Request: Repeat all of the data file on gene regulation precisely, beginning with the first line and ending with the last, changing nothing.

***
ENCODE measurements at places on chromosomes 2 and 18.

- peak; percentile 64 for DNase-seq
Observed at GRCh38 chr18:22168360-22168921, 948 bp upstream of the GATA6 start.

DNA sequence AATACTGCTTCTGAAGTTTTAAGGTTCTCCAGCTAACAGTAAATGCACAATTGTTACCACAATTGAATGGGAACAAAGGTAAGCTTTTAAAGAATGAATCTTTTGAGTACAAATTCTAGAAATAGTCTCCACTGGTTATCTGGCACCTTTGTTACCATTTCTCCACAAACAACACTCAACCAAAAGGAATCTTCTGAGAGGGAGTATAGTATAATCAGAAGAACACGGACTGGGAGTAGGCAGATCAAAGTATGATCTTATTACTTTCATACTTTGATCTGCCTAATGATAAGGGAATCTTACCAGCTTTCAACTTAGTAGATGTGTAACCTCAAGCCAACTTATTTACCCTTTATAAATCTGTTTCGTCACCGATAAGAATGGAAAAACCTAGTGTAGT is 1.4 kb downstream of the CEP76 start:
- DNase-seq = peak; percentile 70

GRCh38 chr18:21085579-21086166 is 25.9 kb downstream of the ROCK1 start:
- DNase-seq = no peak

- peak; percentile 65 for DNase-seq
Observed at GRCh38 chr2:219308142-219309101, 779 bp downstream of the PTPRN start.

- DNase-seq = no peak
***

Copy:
ENCODE measurements at places on chromosomes 2 and 18.

- peak; percentile 64 for DNase-seq
Observed at GRCh38 chr18:22168360-22168921, 948 bp upstream of the GATA6 start.

DNA sequence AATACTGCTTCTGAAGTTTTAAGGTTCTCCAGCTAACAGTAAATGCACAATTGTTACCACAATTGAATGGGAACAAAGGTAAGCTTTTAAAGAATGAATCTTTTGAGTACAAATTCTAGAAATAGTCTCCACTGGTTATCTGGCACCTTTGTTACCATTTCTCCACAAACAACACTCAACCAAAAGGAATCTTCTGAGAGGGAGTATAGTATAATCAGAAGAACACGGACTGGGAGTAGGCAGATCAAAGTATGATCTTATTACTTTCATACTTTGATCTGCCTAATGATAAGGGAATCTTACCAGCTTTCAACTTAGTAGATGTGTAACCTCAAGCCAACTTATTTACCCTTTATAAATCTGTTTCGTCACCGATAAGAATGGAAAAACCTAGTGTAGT is 1.4 kb downstream of the CEP76 start:
- DNase-seq = peak; percentile 70

GRCh38 chr18:21085579-21086166 is 25.9 kb downstream of the ROCK1 start:
- DNase-seq = no peak

- peak; percentile 65 for DNase-seq
Observed at GRCh38 chr2:219308142-219309101, 779 bp downstream of the PTPRN start.

- DNase-seq = no peak